Social Inequality in to Kill a Mockingbird

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Social Inequality
In the book ‘To Kill a Mockingbird’ by Harper Lee, racism and social inequality are two central themes. Many different forms of social inequality coexist in the society depicted in the book, as the people of Maycomb are very rigid in their ways. This is because the book takes place in a time at which there was much racism and social inequality. In Maycomb, firstly there is discrimination between rich and poor white people, who do not often interact with each other. There is also racism against blacks by all white people in society, both rich and poor. Black people are denied basic rights and discriminated against in this town. Lastly, there is racism between the lowest classes of the community: poor white people and
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The last type of social inequality is the disparity between men and women. During that time, women were not considered equal to men and as such, there was a particular way in which women were expected to act and certain practices they had to follow. For example, women had to act in a very proper and ladylike way. This is evident through the treatment of Scout by Aunt Alexandra. Aunt Alexandra is very familiar with the expectations of women and how women are supposed to act. She attempts to shape Scout into the kind of lady that society will approve of. Aunt Alexandra believes that Scout is too boyish. Also, Mayella Ewell’s sexual relations with Tom Robinson are unacceptable on two levels: interracial relations were evidently forbidden, as previously mentioned. However, this relationship was also unacceptable because for a woman to make advances towards a man was not socially acceptable at that time. Furthermore, if a man were to make advances towards a woman, it was her duty to stop him. As is evident, women had a predefined role that they had to fit into that society had created for them.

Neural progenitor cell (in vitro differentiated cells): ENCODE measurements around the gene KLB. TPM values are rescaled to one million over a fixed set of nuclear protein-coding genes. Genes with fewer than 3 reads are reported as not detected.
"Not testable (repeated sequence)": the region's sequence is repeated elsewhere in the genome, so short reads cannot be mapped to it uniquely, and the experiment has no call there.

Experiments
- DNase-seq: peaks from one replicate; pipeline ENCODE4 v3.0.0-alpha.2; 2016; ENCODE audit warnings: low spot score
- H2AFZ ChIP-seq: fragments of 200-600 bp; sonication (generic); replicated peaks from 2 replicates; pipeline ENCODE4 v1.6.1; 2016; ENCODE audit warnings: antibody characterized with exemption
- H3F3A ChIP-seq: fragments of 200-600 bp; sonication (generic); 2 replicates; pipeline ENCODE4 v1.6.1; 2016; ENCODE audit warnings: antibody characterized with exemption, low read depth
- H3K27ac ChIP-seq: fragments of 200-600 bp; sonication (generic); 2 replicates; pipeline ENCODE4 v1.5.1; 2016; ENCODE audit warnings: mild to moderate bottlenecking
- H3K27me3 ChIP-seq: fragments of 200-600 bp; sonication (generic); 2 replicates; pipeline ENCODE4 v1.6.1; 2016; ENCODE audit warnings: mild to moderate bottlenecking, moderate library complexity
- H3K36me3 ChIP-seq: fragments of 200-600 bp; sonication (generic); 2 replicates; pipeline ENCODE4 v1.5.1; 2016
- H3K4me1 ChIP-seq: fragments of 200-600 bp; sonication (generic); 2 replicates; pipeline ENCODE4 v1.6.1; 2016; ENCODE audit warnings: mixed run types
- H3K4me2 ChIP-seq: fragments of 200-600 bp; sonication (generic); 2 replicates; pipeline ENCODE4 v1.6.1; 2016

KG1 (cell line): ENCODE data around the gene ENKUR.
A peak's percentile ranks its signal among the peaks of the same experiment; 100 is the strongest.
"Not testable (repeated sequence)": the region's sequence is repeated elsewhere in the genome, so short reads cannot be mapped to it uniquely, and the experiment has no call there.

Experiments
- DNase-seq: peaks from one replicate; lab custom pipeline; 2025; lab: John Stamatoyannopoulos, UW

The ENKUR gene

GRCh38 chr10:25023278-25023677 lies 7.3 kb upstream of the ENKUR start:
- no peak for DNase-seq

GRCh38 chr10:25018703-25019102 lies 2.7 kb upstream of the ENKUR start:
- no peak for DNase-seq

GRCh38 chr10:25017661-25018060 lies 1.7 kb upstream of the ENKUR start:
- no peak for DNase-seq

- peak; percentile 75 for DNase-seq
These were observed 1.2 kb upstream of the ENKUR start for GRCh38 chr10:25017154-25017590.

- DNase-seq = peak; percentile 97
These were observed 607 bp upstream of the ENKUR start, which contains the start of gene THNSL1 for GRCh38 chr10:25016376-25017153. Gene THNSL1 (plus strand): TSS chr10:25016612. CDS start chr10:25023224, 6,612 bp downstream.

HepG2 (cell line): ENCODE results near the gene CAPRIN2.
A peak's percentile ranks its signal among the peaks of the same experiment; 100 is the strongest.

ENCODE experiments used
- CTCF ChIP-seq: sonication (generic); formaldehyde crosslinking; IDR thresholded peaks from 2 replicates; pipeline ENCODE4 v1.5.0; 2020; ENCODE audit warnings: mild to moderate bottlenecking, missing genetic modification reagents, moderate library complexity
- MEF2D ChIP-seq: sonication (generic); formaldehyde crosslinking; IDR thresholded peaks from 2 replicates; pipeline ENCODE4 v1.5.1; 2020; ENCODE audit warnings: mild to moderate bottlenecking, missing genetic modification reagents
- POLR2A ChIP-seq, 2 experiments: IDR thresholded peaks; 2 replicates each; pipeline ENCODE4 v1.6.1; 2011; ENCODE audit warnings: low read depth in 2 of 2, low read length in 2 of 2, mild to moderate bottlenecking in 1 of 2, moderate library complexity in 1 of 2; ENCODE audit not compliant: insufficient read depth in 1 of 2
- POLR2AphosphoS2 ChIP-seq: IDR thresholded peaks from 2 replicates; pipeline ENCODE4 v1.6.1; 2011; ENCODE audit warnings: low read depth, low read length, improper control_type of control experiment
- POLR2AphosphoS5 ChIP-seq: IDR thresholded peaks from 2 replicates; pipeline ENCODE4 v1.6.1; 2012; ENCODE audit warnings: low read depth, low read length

It is very evident that Maycomb is a small town in which there is much racism, and social status greatly determines what kind of life you will lead. The different types of social inequality are an important theme in the novel, and Harper Lee
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